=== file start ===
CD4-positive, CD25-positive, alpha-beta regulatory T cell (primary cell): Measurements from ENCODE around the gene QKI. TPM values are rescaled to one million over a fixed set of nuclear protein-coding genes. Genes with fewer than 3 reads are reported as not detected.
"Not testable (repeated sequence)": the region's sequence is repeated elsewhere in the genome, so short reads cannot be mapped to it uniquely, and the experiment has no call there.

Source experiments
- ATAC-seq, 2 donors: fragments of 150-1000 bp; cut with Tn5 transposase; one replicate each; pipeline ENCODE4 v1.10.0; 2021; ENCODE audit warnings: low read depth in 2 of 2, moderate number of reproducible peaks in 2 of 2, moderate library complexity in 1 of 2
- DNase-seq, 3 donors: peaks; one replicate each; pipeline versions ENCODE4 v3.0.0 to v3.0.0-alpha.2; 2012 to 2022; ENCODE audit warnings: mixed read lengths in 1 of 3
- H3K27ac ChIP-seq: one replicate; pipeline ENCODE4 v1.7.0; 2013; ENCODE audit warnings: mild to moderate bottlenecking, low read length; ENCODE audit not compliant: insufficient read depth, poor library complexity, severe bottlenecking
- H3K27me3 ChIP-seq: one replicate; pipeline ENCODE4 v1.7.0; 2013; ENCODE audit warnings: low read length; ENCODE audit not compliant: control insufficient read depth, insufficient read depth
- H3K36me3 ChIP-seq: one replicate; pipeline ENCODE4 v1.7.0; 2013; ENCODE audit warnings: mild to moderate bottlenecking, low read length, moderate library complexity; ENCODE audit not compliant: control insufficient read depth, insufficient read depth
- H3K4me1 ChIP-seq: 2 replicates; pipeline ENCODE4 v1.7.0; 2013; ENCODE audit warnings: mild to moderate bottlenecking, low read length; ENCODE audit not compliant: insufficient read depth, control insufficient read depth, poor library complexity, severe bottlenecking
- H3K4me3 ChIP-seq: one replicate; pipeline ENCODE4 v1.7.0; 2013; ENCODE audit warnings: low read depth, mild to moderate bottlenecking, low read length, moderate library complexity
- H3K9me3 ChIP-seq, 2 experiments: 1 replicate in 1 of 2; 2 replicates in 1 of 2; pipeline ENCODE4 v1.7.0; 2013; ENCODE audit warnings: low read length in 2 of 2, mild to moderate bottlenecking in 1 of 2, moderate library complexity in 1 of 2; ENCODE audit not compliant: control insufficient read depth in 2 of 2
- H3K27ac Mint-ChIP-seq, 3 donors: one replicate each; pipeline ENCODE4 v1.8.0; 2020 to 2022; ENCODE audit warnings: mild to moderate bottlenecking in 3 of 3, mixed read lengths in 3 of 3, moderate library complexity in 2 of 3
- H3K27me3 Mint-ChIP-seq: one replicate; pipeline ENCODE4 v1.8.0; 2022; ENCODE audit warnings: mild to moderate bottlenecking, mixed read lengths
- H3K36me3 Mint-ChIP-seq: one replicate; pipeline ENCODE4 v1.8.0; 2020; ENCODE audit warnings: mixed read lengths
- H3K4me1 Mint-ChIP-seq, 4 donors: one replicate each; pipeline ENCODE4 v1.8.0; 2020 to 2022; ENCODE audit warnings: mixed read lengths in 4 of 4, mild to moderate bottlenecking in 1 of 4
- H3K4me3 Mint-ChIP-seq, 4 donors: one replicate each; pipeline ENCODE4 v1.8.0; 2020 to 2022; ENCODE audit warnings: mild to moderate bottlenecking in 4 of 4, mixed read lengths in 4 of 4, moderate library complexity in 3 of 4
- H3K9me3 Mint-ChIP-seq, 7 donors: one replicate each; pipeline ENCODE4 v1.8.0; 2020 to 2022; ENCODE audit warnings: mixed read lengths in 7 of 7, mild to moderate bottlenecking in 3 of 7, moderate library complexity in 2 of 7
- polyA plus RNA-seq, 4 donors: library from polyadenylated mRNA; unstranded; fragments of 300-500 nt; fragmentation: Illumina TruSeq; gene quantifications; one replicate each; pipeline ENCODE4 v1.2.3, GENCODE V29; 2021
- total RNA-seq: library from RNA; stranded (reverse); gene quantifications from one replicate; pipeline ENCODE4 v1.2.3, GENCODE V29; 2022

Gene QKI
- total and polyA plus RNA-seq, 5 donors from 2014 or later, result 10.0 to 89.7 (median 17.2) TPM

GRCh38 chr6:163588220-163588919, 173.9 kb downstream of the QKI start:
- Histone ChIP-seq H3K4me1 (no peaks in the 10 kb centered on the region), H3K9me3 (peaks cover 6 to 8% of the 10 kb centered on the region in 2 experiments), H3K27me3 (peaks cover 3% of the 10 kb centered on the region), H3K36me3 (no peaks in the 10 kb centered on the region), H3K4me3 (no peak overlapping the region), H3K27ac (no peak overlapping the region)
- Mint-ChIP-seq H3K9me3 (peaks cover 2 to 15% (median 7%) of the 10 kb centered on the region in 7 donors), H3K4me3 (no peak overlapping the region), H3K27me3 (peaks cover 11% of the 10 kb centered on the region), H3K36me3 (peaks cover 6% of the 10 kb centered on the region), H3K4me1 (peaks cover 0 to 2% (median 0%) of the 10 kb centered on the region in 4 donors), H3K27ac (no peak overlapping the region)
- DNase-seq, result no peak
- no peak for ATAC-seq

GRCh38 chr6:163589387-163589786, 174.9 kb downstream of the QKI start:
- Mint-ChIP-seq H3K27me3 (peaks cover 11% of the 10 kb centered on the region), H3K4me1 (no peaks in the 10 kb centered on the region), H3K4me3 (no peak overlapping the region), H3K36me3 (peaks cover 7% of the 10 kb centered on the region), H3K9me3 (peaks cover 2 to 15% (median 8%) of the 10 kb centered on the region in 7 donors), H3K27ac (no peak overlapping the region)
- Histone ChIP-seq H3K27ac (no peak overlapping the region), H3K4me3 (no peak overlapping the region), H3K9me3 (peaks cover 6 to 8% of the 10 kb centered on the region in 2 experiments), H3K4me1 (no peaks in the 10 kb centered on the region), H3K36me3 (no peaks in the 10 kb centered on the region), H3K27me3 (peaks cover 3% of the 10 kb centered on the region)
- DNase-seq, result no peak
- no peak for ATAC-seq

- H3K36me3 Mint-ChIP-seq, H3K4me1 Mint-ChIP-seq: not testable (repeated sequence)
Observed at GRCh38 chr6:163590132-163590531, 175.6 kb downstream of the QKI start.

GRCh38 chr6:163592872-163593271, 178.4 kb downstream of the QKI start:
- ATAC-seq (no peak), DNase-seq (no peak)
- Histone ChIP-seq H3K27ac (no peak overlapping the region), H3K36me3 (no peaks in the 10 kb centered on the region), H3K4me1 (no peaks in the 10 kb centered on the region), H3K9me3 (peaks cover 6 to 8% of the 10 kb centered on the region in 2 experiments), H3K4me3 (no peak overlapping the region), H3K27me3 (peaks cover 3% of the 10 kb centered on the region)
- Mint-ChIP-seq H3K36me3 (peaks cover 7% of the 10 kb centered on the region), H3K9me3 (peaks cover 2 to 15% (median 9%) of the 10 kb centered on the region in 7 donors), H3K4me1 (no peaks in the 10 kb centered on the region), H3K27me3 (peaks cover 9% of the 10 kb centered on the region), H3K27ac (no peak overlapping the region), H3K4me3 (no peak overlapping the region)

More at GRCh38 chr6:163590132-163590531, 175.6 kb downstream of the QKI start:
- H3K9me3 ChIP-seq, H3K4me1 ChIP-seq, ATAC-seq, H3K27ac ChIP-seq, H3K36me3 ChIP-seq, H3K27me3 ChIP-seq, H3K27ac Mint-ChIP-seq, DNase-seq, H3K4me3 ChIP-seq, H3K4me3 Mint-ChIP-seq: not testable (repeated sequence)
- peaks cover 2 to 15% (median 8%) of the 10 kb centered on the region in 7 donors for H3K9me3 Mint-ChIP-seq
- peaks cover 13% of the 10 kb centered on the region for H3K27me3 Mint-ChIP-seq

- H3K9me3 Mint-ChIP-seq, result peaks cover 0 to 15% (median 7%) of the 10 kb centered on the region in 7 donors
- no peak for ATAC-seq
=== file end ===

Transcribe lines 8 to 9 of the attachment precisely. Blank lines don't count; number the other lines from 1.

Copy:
- H3K36me3 ChIP-seq: one replicate; pipeline ENCODE4 v1.7.0; 2013; ENCODE audit warnings: mild to moderate bottlenecking, low read length, moderate library complexity; ENCODE audit not compliant: control insufficient read depth, insufficient read depth
- H3K4me1 ChIP-seq: 2 replicates; pipeline ENCODE4 v1.7.0; 2013; ENCODE audit warnings: mild to moderate bottlenecking, low read length; ENCODE audit not compliant: insufficient read depth, control insufficient read depth, poor library complexity, severe bottlenecking